Jennifer Lee, a professor at Columbia University, recently tweeted that Nigerian immigrants in the U.S. are more likely to have a bachelor’s degree than Chinese immigrants.
Of course, many people were shocked as her comment goes against the stereotype of Asian-Americans being among the most educated immigrant groups.
But Lee has the research to back it up. She and Van C. Tran, Oshin Khachikian, and Jess Lee authored a paper for the Russell Sage Foundation entitled “Hyper-selectivity, Racial Mobility, and the Remaking of Race.” Their study found that Nigerian immigrants have earned their B.A. at a higher rate than Chinese immigrants — 73.5 percent versus 62.1 percent, for that matter.
Lee and her fellow authors aren’t the only ones to report this fact. “On average, African immigrants are better educated than people born in the U.S. or the immigrant population as a whole,” the Los Angeles Times reported.
Despite President Donald Trump’s disparaging remarks about immigrants being from “shithole countries” in Africa and elsewhere, fact is Nigerian immigrants have excelled in education.
“It’s a population that’s very diverse in its educational, economic and English proficiency profile,” said Jeanne Batalova in an LA Times interview. A senior policy analyst at the Migration Policy Institute think tank in Washington, Batalova coauthored a report last year on sub-Saharan African immigrants in the U.S. “People came for a variety of reasons and at various times,” she said.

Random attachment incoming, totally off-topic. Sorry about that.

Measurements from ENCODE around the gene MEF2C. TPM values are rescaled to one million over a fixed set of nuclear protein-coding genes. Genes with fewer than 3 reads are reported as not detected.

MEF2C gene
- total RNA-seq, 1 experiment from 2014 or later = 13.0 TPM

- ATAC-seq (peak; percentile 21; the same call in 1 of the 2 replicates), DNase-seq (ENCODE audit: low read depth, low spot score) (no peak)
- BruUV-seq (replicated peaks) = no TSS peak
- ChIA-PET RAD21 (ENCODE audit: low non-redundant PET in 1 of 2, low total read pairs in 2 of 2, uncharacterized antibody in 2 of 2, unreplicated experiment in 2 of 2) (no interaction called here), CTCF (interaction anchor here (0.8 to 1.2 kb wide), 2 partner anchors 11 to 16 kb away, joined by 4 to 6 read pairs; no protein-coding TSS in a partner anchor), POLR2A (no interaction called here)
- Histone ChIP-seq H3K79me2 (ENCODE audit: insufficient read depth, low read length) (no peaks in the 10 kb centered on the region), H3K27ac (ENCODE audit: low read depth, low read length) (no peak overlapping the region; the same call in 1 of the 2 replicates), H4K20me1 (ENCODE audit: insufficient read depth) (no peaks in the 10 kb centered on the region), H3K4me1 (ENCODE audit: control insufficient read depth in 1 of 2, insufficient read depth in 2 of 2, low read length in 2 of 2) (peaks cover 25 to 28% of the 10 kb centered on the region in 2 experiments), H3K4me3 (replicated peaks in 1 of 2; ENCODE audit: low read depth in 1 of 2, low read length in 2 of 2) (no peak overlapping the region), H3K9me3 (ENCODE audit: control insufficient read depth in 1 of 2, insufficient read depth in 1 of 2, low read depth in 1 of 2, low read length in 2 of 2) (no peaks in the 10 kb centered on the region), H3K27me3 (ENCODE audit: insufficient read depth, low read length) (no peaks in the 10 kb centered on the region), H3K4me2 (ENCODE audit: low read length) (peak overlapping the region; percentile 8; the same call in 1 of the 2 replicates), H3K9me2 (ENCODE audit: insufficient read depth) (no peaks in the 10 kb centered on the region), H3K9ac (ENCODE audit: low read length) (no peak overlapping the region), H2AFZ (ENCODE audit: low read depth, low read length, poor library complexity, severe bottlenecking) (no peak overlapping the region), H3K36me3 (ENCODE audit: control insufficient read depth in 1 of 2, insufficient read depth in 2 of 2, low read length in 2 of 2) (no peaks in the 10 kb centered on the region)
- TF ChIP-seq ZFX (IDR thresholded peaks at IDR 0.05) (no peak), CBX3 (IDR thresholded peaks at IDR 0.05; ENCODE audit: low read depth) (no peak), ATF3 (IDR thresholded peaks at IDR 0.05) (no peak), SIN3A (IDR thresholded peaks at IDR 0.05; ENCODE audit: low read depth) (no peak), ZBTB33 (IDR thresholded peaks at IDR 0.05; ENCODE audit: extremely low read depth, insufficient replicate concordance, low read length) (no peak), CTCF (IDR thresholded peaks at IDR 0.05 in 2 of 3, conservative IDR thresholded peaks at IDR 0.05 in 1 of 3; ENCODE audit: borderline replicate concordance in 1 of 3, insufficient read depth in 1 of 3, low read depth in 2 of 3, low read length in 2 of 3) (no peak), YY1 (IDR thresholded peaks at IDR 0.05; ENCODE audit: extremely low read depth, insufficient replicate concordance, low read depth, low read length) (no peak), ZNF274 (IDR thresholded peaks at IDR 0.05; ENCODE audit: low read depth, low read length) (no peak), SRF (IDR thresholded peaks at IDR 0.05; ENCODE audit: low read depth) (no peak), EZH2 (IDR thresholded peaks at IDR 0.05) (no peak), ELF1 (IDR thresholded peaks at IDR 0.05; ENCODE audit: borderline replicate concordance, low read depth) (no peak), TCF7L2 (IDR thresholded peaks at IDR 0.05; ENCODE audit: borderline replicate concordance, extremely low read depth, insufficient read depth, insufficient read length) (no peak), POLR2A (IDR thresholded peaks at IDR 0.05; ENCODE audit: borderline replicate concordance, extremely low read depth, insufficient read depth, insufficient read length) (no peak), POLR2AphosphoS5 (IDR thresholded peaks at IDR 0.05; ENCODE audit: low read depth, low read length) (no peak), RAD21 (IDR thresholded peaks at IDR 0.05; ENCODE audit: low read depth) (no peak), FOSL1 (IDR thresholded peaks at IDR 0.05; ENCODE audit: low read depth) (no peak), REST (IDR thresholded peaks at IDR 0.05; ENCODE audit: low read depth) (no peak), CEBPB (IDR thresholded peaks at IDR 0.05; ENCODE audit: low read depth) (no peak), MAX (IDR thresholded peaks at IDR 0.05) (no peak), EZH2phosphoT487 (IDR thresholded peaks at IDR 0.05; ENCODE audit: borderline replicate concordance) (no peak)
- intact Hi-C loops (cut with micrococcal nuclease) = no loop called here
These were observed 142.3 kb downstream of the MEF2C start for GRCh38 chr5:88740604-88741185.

Of the 1.4 million African immigrants who are 25 and older, 41 percent have a bachelor’s degree, compared with 30 percent of all immigrants and 32 percent of the U.S.-born population, according to Batalova’s research.
“Of the 19,000 U.S. immigrants from Norway — a country Trump reportedly told lawmakers is a good source of immigrants — 38 percent have college educations,” the Times reported.
African immigrants are educated in the most sought-after sectors — STEM: science, technology, engineering and math.
They’re not just leading in obtaining bachelor degrees. That report also found that African immigrants were significantly more likely to have graduate degrees. A total of 16 percent had a master’s degree, medical degree, law degree or a doctorate, compared with 11 percent of the U.S.-born population, according to the LA Times.
“Overwhelmingly the evidence shows that (African immigrants) make a significant, positive economic contribution to the U.S. economy,” both at a national level and in districts where they are concentrated, Andrew Lim, associate director of research at New American Economy told the Times.
“They contribute more than $10.1 billion in federal taxes, $4.7 billion in state and local taxes, and most importantly, they have significant economic clout to the point of $40.3 billion in spending power.”
Written by Ann Brown